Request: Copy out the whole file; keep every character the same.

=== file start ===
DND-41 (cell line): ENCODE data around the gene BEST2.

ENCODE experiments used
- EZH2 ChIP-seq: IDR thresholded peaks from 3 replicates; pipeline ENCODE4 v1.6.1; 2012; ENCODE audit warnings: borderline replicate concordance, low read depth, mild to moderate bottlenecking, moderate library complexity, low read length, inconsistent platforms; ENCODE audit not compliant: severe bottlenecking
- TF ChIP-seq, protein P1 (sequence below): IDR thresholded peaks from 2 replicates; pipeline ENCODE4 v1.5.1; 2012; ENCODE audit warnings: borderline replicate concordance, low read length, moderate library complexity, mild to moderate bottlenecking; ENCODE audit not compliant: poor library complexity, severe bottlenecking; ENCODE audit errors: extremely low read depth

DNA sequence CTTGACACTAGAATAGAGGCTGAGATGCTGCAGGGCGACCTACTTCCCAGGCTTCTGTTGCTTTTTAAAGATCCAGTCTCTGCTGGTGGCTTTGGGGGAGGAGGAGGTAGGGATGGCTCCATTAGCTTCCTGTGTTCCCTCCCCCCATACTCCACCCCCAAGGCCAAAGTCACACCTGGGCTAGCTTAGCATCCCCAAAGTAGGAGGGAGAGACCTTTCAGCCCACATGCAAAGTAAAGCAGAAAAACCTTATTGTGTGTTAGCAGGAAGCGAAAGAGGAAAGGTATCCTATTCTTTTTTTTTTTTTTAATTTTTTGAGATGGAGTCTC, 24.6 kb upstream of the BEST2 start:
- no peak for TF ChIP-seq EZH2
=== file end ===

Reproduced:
DND-41 (cell line): ENCODE data around the gene BEST2.

ENCODE experiments used
- EZH2 ChIP-seq: IDR thresholded peaks from 3 replicates; pipeline ENCODE4 v1.6.1; 2012; ENCODE audit warnings: borderline replicate concordance, low read depth, mild to moderate bottlenecking, moderate library complexity, low read length, inconsistent platforms; ENCODE audit not compliant: severe bottlenecking
- TF ChIP-seq, protein P1 (sequence below): IDR thresholded peaks from 2 replicates; pipeline ENCODE4 v1.5.1; 2012; ENCODE audit warnings: borderline replicate concordance, low read length, moderate library complexity, mild to moderate bottlenecking; ENCODE audit not compliant: poor library complexity, severe bottlenecking; ENCODE audit errors: extremely low read depth

DNA sequence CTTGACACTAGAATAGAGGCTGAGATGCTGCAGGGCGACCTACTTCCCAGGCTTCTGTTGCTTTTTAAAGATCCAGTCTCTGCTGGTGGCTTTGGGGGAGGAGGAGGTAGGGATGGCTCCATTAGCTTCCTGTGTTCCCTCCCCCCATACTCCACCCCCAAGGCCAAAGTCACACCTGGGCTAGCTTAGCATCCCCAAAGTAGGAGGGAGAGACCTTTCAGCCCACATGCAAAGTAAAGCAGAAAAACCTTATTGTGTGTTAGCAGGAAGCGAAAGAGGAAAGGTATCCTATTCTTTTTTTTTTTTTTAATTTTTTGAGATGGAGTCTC, 24.6 kb upstream of the BEST2 start:
- no peak for TF ChIP-seq EZH2